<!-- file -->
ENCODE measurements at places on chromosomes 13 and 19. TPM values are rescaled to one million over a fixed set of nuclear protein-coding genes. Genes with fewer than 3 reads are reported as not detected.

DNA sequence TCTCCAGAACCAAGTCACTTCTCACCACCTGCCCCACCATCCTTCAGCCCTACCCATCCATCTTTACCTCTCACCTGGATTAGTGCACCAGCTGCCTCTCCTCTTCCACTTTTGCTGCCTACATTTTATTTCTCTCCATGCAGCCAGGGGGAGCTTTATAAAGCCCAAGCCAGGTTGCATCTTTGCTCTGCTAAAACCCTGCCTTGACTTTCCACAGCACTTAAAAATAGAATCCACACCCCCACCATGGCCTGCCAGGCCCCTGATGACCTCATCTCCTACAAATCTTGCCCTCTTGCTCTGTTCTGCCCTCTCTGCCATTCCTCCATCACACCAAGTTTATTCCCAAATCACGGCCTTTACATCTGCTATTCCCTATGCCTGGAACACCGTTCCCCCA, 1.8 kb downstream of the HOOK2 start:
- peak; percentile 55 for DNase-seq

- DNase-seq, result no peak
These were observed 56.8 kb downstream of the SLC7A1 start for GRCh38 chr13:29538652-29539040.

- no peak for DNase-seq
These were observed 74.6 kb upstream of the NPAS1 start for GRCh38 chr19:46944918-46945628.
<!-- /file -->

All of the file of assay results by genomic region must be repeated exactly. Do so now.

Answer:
ENCODE measurements at places on chromosomes 13 and 19. TPM values are rescaled to one million over a fixed set of nuclear protein-coding genes. Genes with fewer than 3 reads are reported as not detected.

DNA sequence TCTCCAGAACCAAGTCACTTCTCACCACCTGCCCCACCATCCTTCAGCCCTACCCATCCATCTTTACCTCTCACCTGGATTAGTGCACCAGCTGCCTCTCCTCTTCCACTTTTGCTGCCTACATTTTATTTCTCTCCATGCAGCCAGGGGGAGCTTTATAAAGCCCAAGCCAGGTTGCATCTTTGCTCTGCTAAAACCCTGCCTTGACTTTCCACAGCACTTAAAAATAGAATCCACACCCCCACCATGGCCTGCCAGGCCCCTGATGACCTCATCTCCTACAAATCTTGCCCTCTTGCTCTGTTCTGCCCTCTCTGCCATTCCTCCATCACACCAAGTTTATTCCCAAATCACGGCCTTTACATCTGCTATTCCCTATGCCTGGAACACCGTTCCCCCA, 1.8 kb downstream of the HOOK2 start:
- peak; percentile 55 for DNase-seq

- DNase-seq, result no peak
These were observed 56.8 kb downstream of the SLC7A1 start for GRCh38 chr13:29538652-29539040.

- no peak for DNase-seq
These were observed 74.6 kb upstream of the NPAS1 start for GRCh38 chr19:46944918-46945628.